Review Written by: Brian Huddleston
Directed by: John Carpenter
Written by: John Carpenter and Nick Castle
Produced by: Larry J. Franco and Debra Hill
Starring: Kurt Russell, Ernest Borgnine, Harry Dean Stanton, Adriene Barbeau, Issac Hayes, Lee Van Cleef
Buy it!, Buy it, rent it or skip it: Buy it
For a while after I first started adding films to my DVD collection, I pretty much owned a simple Avco Embassy DVD of one of my personal favorite John Carpenter films, Escape From New York
. Unlike my other reviews, I felt so joyous in how well MGM did with their release of the two disc set of the film, I wanted to start by writing on the ample supply of goodies this contains. First there are two great audio commentaries which speak in depth on how difficult the film was in making it with such little budget ($5 million) since this was produced under the indie Avco Embassy label. There were several locations which Carpenter and crew had to shoot to sub for the Manhattan Island prison in the film. St. Louis, Missouri and Atlanta were among several locations where Carpenter & company had to use their imaginations in order to form the unique futuristic nightmare city of Manhattan Island. The film has a very well made documentary called "Return to Escape From New York." So you have two audio commentaries (one with producer Debra Hill and set designer John Alves & one very entertaining combo of star Kurt Russell and director John Carpenter) and one documentary filling the viewer with all kinds of fascinating material about how this film was made and the incredible amount of artistic prowess went into creating all the special effects under budget. There is a very intriguing goodie which is an opening deleted scene featuring Snake's "bank robbing." You have other things like Carpenter's liner notes, a Snake Plisskin comic book, Photo Gallery, Trailers, the works. The special features (except for the audio commentary) is on it's own seperate disc. MGM really put together a wonderful package for the die-hard fan.
Escape From New York
is definately a genre picture. I would say Carpenter is a genre director. There's a vision here in this film which has to be achieved by someone who knows how to do a lot with very little. How Carpenter cuts the film (bouncing back and forth from different locations) making us believe we're seeing a hellhole right in the heart of New York is quite an achievement. The plot isn't exactly difficult. A group of revolutionaries hijack the President (Donald Pleasance) of the United States' plane. He must escape in a little pod and unfortunately lands right into the Manhattan Island hellhole noted at the beginning of the film as a place (surrounded by a huge wall which stretches all the way around the island) housing the undesirables. A team of the President's men headed by Lee Van Cleef trick Snake Plisskin (played by Kurt Russell) into accepting the task of retrieving the President or suffering a death thanks to capsules injected in his capillaries. The film shows Snake enter by glider plane within the city on top of the World Trade Center (haunting idea that this would still be standing in 1981's future 1997). Snake has a device which can track a bracelet worn by the President. Snake must go within the desolate streets (where shadowy men lurk within the cankground and underneath the sewers) and find the President not knowing what lies ahead. I believe the film's main draw is the unknown of this "prison" where Snake has to find a man that very well could be dead. Snake inlists the help of several unique characters to aid him in his search for the President. Snake finds a lively cabbie played by Ernest Borgnine who knows the area and people. Cabbie leads him to Brain and Maggie (Harry Dean Stanton and Adriene Barbeau) who know where to find a certain man who "runs" the island called The Duke (Issac Hayes).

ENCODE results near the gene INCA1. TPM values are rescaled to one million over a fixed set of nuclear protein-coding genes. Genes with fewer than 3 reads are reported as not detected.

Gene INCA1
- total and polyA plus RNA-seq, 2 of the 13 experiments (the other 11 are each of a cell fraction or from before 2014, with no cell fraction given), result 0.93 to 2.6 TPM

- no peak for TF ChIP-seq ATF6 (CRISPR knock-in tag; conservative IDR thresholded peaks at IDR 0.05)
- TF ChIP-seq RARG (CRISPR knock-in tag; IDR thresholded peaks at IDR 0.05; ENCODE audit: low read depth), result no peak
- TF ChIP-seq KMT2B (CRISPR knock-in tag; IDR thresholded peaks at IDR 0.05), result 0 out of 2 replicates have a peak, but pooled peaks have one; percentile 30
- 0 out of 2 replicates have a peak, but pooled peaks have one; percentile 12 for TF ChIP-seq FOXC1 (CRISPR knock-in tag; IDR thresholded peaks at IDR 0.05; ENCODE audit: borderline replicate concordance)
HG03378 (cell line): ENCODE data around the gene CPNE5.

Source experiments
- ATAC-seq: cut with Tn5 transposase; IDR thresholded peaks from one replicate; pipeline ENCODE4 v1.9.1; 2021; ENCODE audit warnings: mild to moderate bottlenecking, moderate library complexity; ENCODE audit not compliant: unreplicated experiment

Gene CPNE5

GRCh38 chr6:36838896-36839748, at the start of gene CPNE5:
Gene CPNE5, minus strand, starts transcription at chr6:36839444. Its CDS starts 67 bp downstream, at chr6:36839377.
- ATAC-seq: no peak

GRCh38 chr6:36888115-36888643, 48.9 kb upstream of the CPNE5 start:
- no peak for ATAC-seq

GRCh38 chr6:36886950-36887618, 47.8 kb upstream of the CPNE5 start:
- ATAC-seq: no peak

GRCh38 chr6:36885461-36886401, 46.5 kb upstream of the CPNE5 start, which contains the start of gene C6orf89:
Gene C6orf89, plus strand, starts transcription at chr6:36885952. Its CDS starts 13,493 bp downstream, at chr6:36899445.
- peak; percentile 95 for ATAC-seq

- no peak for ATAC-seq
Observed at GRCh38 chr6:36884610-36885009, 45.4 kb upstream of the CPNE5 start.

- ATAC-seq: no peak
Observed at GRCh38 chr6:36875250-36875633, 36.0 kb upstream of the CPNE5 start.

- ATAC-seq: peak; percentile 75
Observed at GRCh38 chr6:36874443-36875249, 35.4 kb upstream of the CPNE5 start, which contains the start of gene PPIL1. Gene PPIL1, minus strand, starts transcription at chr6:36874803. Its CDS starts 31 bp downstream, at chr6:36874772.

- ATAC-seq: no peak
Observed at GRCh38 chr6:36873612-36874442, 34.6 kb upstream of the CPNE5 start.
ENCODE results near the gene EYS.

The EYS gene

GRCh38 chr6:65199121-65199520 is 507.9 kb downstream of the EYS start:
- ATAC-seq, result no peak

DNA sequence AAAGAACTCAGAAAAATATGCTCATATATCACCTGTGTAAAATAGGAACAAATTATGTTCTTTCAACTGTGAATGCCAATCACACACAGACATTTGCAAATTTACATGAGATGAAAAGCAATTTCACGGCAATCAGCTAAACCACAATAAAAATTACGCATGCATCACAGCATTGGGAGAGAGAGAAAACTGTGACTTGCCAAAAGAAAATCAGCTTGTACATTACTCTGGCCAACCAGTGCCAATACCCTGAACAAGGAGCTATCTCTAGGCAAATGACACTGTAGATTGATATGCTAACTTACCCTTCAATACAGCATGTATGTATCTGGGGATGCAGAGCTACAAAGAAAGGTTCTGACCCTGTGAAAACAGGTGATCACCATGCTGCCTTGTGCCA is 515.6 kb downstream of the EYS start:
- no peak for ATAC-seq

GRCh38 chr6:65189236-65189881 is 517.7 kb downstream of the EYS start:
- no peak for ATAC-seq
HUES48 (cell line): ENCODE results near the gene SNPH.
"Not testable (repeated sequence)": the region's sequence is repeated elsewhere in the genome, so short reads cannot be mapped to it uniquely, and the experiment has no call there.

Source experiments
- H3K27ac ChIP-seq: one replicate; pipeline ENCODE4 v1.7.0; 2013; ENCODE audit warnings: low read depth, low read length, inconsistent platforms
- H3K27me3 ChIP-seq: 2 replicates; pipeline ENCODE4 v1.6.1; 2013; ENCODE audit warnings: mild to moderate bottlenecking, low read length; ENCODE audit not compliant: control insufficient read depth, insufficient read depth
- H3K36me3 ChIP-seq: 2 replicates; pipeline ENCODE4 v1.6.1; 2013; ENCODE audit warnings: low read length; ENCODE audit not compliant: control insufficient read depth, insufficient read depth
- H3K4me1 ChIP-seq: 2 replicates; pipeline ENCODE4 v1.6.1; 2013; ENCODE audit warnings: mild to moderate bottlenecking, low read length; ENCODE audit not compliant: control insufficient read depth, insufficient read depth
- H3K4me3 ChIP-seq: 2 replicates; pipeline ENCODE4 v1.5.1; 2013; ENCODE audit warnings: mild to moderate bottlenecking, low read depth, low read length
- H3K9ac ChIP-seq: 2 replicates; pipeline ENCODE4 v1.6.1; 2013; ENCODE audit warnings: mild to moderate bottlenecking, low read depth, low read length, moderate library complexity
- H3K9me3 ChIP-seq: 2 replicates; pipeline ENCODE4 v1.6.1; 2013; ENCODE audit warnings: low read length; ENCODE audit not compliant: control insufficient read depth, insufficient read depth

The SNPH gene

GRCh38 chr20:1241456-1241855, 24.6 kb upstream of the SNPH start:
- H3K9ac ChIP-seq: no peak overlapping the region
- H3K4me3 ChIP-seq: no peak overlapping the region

The Duke has the President and Snake must find him before his 24 hour window is shut and his head explodes. Brain is special because he runs the gasoline in a church-like compound. Maggie is Brain's "protector" (she was "given" to him as a special gift from The Duke). Snake and Brain know each other from years back when Brain left Snake to take the fall for a robbery ending in one of their pals being killed. So Snake forces (thanks to a machine gun pointedly at his face) Brain to help him find Duke. Duke has quite the entourage of miscreants and weirdos to follow his lead and this proves difficult for Snake to get at the President. Still, Snake is turned over to Duke by Brain (who plans to use Snake's glider plane to escape the island) in a bit of clever trickery. So Snake must fight his way past a giant man in a ring of death just to somehow find the President while also dealing with how to get off the island. Soon Brain concocts a plan to snatch the President so that he and Maggie could get a pardon with leading to a release from the island. So all these obstacles are what drives the film. How does Snake survive this onslaught of trials and troubles? The film is briskly paced using the small budget very well providing the viewer with a seemingly open space of quiet menace. What lurks in the shadows of alleys and in the halls of buildings and in the sewers below? The film takes the idea that New York is a haven for sickos and murderers & plants an anti-hero there so that we must watch in anticipation of something to burst forth violently from the dark.
The film is at its best quality in this dvd release. The audio and video of the film is terrific and it's certainly a must buy for fans of this film. This has been a personal favorite of mine since childhood and seeing a worthy package put together really made me happy. I definately recommend purchasing this fine double disc from MGM.